Not included with the initial release are the unit tests written for the project, mainly due to the fact that they’re not 100% complete and are environment specific. This should be rectified in a later release.

Some of the features that were removed from the original Queue Manager include:
*Parent Account Matching
*Website that provided for validation/verification of customers
*Online Support
*Temporary Queue support – emails are ignored rather than moved to a temp queue due to volumes

There are still some sections of code which haven't been optimized properly after the VB.Net to C# conversion and some sections that need to be refactored, but overall the code seems to hang together nicely.

Installation
A MSI package has been created that should install everything you need to run the application.
The QueueManagerService.exe.config file needs to be updated with valid entries before starting the service.
Logging by default is written to the ~installation directory~\logs and is by default set to be quite verbose. You're welcome to change this, but it does provide a good overview of exactly what the service is doing if you don't feel like looking at the code.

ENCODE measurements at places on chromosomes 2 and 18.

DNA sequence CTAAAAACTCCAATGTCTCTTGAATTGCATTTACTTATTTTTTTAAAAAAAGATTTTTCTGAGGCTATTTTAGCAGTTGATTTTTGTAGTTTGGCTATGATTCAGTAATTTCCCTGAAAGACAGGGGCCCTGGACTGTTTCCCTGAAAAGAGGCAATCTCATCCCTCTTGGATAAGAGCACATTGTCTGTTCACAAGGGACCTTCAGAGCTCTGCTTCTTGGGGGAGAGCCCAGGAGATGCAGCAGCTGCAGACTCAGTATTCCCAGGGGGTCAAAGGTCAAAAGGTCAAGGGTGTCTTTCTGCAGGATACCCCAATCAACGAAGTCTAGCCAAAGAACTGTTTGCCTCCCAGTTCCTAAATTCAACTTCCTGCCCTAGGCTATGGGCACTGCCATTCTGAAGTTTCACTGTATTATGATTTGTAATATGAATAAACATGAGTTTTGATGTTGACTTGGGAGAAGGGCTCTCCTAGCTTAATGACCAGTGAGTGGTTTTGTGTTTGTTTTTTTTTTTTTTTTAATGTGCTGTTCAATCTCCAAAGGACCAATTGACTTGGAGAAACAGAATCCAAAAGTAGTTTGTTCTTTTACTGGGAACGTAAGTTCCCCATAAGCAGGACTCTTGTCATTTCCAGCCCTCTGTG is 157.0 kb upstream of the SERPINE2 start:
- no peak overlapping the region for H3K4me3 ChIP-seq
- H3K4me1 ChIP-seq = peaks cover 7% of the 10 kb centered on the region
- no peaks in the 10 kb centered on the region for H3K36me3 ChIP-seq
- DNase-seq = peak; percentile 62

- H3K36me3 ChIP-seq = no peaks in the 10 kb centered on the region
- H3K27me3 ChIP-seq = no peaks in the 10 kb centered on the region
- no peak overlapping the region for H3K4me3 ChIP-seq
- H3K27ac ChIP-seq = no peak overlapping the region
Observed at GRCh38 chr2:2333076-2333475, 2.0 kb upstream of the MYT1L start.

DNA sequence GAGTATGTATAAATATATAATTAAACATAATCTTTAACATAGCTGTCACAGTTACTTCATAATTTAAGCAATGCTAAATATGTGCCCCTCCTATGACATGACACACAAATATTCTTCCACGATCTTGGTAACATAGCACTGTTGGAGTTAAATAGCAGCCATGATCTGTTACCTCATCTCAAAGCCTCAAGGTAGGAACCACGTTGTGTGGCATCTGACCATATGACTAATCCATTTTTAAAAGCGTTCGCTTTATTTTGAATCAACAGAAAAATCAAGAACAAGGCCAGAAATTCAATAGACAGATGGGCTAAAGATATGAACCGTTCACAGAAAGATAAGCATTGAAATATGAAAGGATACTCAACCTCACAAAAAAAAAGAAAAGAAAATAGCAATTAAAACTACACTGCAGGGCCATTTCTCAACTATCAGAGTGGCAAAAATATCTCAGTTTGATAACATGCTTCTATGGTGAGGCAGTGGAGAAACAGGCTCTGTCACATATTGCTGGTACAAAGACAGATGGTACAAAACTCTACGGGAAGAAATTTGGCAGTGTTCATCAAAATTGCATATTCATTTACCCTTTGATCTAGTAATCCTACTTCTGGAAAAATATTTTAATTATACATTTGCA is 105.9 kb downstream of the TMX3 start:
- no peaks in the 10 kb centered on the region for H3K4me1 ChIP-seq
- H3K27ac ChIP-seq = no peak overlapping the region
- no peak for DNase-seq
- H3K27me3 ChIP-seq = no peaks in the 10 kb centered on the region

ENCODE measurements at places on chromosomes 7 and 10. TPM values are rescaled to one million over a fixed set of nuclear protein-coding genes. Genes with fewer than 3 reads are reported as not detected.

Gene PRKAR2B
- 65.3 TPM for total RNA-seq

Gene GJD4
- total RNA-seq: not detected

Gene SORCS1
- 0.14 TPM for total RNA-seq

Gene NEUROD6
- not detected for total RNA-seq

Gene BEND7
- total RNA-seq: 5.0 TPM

The templates in ~installation directory~\templates should be updated in whatever fashion you feel as they're pretty drab at the moment.
The service can run anywhere, as long as it has access to the CRM and Exchange web services specified in the config.

For developers
The project compiles the CRM web service into DLLs (using csc.exe and sgen.exe). This is done to speed up instantiation of the CRM Web service (see this excellent article: url:http://uwekaessner.spaces.live.com/blog/cns!21916E8556D908E!175.entry ). The post build events of the various projects create the necessary DLLs. There is thus no reference to a specific CRM web service in the projects. This means that if you have customized CRM and need to access custom properties you created or custom entities, you would have to update the Service.cs files in the relevant projects by ripping out the code in the autogenerated Reference.cs when adding a web reference and replace the code in the Service.cs files according to the instructions in the above article.

Finally
Even though this project is, to a large extent, based on the ideas of the original Queue Manager, it is very different on both a code as well as an architectural level. My apologies if you feel that the project diverges too sharply from the original or don't like the fact that certain features were cut. At least in this way you can add them yourself in C# :)

Last edited May 17, 2010 at 12:08 PM by sluiper, version 8